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The Perfect Income Amount For Happiness


Have you ever thought about what the perfect income would be for you per year? Would it be $40,000? $100,000? $500,000? How much money do you think you would need to be happy? Believe it or not, there was a survey performed on this very topic. Gallup did some research and gauged day to day happiness based on yearly salaries. Obviously, a family income of $30,000 did not offer too much in the way of happiness. From this point, the higher the income, the higher the day-to-day happiness. It only made sense.

However, at some point the income gets high enough where the day-to-day happiness hardly increases. At this point is the perfect income amount. So what is the magic number? According to Gallup, the perfect income for happiness is $75,000.

My Experience with a $75,000 Income

In my short career I have experienced a wide variety of incomes. When I first started working after college, I earned about $34,000 a year. I have to say, this was not enough for the highest point of happiness. Sure, I was able to get by from month to month and still have some extra cash to put into savings, but it would have definitely been nice to earn more.

Later in life (after I was married) I earned much more at my job, I created a large income with my online ventures, and my ex earned quite a nice income as well. All together, we earned about $125,000 a year. Honestly, it was too much. We had more fights about money than we ever did before, simply because we both had different opinions about where the money should go. I, of course, wanted to put it into investments and pay off our debts. She seemed quite content with spending it on food, clothes, and vacations. Ultimately, this difference lead to our separation. If we made less money, we may have actually been more happy.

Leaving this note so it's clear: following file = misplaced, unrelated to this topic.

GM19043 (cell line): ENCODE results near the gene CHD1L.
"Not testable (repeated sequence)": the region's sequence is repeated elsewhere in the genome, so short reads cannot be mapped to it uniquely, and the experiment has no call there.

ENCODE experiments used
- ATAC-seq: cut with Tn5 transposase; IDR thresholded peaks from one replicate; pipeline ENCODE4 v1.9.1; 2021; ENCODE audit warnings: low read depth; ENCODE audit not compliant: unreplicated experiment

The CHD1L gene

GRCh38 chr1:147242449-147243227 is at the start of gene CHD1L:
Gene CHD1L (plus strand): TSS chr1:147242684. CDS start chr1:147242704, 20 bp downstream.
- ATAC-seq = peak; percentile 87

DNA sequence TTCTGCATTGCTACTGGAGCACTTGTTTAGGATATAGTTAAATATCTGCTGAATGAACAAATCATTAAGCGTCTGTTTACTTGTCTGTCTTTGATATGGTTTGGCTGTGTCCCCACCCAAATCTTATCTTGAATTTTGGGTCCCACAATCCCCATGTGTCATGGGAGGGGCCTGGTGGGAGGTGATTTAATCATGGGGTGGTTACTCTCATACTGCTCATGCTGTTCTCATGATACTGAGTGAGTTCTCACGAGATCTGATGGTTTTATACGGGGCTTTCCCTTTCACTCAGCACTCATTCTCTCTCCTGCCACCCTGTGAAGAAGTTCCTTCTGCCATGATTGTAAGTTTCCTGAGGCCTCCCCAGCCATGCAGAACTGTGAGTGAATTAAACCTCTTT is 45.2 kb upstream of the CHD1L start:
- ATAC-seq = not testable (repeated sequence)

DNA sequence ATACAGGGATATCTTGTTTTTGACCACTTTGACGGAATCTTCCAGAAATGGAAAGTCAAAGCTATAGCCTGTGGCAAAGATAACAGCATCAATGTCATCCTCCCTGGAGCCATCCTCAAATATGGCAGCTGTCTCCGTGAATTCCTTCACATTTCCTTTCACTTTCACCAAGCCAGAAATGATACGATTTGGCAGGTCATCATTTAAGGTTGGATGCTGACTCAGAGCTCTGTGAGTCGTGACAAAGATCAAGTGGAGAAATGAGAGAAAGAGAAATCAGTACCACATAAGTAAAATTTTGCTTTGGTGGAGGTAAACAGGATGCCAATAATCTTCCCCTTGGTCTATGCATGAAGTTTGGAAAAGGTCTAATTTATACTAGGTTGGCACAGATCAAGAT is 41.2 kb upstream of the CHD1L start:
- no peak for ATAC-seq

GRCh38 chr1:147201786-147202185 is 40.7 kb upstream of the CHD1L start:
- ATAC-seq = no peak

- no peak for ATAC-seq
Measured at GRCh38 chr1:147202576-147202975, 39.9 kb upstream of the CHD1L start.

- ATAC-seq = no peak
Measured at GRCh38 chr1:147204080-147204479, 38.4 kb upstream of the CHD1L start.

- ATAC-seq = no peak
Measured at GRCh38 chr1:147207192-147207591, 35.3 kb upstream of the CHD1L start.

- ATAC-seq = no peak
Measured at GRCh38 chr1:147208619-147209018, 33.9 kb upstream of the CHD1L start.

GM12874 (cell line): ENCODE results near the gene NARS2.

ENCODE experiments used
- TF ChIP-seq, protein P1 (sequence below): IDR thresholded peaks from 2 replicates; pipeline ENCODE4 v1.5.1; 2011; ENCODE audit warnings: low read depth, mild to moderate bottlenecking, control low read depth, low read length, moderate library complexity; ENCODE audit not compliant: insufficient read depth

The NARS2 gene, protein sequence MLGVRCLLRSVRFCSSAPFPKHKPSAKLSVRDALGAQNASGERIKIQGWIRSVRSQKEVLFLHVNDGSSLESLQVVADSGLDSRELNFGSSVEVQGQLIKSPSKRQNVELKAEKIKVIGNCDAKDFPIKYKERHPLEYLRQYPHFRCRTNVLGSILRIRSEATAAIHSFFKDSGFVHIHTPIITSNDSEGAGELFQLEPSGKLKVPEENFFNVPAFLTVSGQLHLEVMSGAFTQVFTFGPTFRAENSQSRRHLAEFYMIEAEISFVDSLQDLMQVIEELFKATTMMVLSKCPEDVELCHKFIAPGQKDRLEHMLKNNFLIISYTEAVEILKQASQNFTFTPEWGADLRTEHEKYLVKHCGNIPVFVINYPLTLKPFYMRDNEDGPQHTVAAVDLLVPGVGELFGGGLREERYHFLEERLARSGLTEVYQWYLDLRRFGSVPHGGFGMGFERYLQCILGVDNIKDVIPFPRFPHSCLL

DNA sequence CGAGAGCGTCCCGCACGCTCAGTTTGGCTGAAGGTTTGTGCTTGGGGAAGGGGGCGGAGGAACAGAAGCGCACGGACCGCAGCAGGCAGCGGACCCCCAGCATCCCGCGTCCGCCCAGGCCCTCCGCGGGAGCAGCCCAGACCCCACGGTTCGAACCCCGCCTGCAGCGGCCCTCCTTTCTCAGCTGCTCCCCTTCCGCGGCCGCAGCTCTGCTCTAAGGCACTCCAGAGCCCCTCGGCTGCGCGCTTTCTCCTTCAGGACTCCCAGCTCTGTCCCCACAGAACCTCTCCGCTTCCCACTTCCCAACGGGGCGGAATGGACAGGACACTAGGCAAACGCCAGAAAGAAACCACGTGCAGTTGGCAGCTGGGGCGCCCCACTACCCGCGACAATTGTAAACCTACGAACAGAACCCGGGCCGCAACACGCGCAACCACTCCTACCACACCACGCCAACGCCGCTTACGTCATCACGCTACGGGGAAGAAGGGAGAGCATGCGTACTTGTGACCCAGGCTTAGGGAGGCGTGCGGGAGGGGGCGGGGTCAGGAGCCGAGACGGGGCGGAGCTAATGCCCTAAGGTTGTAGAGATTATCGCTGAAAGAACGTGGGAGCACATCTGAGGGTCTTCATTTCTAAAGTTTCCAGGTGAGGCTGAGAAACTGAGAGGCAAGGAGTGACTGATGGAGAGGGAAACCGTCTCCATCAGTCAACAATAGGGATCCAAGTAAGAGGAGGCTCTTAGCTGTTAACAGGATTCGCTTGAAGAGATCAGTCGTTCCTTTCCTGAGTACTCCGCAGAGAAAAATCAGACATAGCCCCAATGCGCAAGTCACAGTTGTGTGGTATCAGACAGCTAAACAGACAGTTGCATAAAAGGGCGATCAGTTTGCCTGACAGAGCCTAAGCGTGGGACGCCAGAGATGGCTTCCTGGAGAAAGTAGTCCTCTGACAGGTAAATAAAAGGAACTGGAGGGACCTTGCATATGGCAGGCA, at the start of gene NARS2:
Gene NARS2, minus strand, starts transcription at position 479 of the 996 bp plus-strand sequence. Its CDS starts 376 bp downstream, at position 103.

At another point in my life, I earned almost exactly $75,000 a year. Things were good. There was plenty of extra money to grow the savings account and I never felt guilty about taking a vacation or two during the year. It was a nice income that I would have been content with for many years to come.

Can You Actually Earn Too Much Money?

I mentioned earlier that $125,000 was too much money, but is it actually possible to earn too much? In my opinion, it all depends on where your heart is. If you find yourself continually wanting more stuff or  hoard all of your money, then the more you earn the more discontent you might become, thereby decreasing your happiness. However, if you handle your money well and enjoy giving it away when you have an overabundance, then earning more money probably won’t impact your happiness in a negative way.

In my life, I still aspire to earn more than $75,000 each year, but I have learned not to spend all this money on random stuff for today. Instead, I have been making an effort to pay off my debts, to give to others, and to invest more heavily than before. These actions will provide me options in my future life, which will then increase my happiness to a whole new level.

What is your perfect income number? Is there an income amount that is just too much?


Weekly Round-Up

Pay Down Debt or Leverage Up to Buy More Property? – by Financial Samurai

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My Monthly Income Stream Report: March 2014 – by Beat the 9 to 5

5 Ways to Reduce Your Feed Expenses – by Narrow Bridge Finance



My name is Derek, and I have my Bachelors Degree in Finance from Grand Valley State University. After graduation, I was not able to find a job that fully utilized my degree, but I still had a passion for Finance! So, I decided to focus my passion in the stock market. I studied Cash Flows, Balance Sheets, and Income Statements, put some money into the market and saw a good return on my investment. As satisfying as this was, I still felt that something was missing. I have a passion for Finance, but I also have a passion for people. If you have a willingness to learn, I will continue to teach.